Professor Nguyen Huy My, a member of the Nguyen Huy family, talks to pupils of Truong Loc Primary School in Ha Tinh about the book "Hoang Hoa su trinh do". (Photo: VNA)

Hanoi (VNA) - In 2018, Vietnam not only had more heritages honored by the UNESCO but also made discoveries that "shocked" international archaeologists and found evidence of the country’s continuous sovereignty over the Hoang Sa (Paracel) islands.

Ancient book on Vietnamese envoy’s journey to China becomes world heritage

On May 30, at its eighth plenary meeting in the Republic of Korea (RoK), the UNESCO Memory of the World programme recognised Vietnam's “Hoang Hoa su trinh do” (The Envoy’s Journey to China) as a documentary heritage in Asia-Pacific.

The book was printed on “do” paper. With writings, drawings and maps, the book recorded the diplomatic relationship between Vietnam and China in the 18th century through the journeys of Vietnamese envoys. There are also some pictures of mountains and rivers, and natural landscapes. It also described reception forms and the length of the road.

It was compiled and edited by Nguyen Huy Oanh (1713-1789) based on documents of previous envoys and historical records as well as notes from his own journey in 1766-1767, during which he worked as the main envoy of the Vietnamese delegation.

“Hoang hoa su trinh do” recorded the diplomatic relationship between Vietnam and China in the 18th century, reflecting exchanges among countries in Asia-Pacific. (Photo: VNA)

A representative of UNESCO in Vietnam said it is a rare and unique work on historical envoy journeys that has been well preserved by a family.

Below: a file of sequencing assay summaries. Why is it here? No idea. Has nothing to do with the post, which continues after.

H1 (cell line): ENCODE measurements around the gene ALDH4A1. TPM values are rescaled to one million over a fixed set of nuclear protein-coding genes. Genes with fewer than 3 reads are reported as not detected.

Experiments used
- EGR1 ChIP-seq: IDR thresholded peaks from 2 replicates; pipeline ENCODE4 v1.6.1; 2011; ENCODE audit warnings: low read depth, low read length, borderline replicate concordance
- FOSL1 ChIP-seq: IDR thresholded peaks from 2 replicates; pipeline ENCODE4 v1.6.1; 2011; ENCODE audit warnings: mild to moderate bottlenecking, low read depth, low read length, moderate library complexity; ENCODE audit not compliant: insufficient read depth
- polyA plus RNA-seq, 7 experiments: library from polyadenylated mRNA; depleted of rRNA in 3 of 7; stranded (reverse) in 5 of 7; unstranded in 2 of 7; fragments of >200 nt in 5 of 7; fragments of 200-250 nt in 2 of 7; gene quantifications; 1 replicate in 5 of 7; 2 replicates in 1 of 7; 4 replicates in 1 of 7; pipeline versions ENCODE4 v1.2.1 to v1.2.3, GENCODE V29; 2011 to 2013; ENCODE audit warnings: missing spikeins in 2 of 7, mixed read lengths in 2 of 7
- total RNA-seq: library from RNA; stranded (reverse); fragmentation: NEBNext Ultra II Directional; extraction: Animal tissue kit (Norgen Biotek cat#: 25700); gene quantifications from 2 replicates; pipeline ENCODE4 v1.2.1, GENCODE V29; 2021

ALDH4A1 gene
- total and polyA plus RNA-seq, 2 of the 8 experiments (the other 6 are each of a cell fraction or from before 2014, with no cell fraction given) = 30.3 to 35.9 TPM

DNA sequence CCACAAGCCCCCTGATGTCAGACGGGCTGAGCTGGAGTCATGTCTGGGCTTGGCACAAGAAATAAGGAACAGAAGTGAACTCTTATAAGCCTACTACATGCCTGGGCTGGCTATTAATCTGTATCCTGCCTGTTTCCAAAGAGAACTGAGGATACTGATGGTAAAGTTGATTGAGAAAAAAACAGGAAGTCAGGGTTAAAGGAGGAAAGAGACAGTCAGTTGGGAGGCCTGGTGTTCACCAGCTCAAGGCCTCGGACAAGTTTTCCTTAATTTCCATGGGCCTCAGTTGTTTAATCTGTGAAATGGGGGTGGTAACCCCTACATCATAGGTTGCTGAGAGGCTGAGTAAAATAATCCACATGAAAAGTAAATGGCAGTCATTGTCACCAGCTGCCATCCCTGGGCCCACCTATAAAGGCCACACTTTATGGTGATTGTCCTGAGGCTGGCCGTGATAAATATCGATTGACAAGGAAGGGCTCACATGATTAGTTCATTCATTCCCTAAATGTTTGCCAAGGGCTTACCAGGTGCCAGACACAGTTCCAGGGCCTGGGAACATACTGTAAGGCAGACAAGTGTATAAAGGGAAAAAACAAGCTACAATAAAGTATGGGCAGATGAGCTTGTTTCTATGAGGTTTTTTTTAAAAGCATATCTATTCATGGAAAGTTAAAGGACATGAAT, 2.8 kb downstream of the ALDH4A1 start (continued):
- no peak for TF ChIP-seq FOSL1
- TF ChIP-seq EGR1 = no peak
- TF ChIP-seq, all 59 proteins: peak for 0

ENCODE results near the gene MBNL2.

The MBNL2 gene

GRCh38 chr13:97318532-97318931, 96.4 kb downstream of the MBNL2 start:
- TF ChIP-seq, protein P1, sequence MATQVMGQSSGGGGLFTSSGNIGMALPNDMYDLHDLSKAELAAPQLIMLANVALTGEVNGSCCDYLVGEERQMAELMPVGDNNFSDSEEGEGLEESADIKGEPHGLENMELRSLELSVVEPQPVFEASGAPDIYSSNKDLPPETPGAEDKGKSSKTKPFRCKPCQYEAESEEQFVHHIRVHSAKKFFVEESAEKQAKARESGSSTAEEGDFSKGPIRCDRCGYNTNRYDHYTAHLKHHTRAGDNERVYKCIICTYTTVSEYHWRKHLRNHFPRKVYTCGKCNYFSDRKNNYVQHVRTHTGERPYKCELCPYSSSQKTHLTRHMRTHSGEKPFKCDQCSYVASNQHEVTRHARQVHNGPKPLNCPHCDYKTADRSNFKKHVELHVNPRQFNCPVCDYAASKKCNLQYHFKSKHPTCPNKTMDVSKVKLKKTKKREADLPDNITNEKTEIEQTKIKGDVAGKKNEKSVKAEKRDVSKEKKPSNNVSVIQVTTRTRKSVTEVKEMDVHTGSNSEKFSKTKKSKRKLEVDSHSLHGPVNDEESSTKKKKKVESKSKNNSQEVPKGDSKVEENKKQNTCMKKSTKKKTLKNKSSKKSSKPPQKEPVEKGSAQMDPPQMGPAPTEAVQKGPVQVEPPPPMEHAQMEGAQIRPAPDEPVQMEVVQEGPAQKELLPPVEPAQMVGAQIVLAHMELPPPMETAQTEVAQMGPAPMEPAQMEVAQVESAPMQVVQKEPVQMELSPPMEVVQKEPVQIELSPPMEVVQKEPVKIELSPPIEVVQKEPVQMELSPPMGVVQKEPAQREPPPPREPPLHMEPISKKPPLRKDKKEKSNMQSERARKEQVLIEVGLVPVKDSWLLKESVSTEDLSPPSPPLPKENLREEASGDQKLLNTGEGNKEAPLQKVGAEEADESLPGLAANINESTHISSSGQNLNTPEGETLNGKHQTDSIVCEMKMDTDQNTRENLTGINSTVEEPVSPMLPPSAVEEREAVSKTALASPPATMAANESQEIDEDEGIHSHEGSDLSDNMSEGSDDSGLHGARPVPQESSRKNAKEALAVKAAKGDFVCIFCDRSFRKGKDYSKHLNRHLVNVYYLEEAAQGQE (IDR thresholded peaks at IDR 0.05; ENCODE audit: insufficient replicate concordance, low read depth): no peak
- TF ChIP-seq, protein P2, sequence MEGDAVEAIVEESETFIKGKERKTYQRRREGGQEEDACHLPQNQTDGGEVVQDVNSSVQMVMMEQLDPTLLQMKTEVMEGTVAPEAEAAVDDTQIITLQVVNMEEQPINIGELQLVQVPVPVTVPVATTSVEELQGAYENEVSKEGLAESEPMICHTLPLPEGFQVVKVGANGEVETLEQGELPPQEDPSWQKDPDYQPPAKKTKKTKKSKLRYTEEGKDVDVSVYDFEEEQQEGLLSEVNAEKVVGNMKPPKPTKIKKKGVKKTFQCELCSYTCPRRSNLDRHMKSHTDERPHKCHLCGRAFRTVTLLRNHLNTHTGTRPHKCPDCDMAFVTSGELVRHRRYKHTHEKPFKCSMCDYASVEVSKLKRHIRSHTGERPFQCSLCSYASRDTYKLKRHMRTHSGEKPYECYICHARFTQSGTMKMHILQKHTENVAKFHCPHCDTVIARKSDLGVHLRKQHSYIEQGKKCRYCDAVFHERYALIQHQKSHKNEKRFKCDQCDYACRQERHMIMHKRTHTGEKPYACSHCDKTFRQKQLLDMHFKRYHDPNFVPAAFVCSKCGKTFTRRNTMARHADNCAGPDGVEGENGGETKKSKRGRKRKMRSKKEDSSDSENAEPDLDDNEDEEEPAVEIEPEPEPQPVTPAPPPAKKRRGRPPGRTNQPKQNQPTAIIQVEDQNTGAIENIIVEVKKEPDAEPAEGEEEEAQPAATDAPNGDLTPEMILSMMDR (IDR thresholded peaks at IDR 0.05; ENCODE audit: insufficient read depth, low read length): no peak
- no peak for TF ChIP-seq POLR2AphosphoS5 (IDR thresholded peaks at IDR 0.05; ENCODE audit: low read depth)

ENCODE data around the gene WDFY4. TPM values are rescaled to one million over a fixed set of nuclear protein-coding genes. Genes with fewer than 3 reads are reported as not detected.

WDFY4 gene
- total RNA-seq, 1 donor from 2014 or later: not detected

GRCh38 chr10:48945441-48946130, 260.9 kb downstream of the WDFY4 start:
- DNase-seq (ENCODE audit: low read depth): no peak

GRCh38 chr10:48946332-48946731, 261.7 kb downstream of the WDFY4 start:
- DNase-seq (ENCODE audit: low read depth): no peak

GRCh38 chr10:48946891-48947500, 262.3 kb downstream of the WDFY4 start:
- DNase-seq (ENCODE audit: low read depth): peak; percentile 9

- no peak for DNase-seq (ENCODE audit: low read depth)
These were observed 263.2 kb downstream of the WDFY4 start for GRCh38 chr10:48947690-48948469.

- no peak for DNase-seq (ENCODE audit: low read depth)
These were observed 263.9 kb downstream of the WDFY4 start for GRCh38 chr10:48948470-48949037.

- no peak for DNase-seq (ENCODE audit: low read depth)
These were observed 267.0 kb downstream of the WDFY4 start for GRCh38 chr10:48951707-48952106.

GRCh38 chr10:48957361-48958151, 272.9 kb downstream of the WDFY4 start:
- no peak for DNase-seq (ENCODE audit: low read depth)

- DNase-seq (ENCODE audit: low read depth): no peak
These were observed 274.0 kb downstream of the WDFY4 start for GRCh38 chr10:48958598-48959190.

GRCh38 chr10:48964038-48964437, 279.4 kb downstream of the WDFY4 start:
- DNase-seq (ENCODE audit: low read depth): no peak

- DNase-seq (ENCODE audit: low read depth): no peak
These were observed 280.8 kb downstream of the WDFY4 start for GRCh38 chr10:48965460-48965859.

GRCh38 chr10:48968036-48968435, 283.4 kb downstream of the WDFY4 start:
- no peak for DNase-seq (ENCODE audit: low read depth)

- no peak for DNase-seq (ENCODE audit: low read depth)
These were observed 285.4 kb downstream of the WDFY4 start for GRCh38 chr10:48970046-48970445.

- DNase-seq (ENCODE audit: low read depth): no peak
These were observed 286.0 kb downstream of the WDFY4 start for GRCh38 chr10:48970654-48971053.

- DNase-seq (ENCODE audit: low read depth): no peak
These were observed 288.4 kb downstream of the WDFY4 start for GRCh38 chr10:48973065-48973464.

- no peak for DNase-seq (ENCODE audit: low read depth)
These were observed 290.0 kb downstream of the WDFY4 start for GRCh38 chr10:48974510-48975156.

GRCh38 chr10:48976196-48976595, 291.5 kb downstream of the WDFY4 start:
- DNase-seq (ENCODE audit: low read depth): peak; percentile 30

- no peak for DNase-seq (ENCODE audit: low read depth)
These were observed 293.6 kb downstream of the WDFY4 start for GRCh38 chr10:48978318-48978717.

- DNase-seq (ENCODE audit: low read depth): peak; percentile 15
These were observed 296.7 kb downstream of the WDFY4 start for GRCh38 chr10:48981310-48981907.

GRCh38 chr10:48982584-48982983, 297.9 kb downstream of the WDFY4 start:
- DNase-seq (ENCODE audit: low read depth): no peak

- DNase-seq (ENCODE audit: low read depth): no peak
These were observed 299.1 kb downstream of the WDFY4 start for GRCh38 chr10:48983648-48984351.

Vietnam has second UNESCO-recognised global geopark

On April 9, at its 204th session, the UNESCO Executive Board approved Non Nuoc Cao Bang as one of its global geoparks. Non Nuoc Cao Bang was the second site in Vietnam to receive the status after the Dong Van Karst Plateau.

Non Nuoc Cao Bang is the second UNESCO-recognised global geopark in Vietnam (Photo: VNA)

 

Covering more than 3,000 square kilometres, the geopark is home to the ethnic communities of Kinh, Tay, Nung, Dao, and Hmong, among others. The fossils, sediments and limestone landscapes found there are evidence of the Earth's movement and changes over more than 500 million years. The park’s diverse flora and fauna across nine reserves and special forests are also noteworthy.

The sites also houses some 200 historical, cultural, and archeological sites, including the national special relics Pac Bo and Tran Hung Dao forest along famous tourism destinations like Ban Gioc waterfall. It is home to a diverse flora and fauna system in nine reserve and specialized forest zones with 30 types of rare fauna and flora genes.

Discovering more Nguyen-era documents on Vietnam’s sovereignty over Hoang Sa islands

Recently, researcher of Hue culture Phan Thuan An discovered two more administrative documents under the Nguyen dynasty that confirm Vietnam's continuous sovereignty over the Hoang Sa islands. These documents were discovered at a temple dedicated to Princess Ngoc Son, the daughter of King Dong Khanh.

The Thua Thien-Hue Department of Culture and Sports hands over to the Ministry of Foreign Affairs the Nguyen-era royal documents related to Vietnam’s sovereignty the Hoang Sa islands. (Photo: Quoc Viet/VietnamPlus)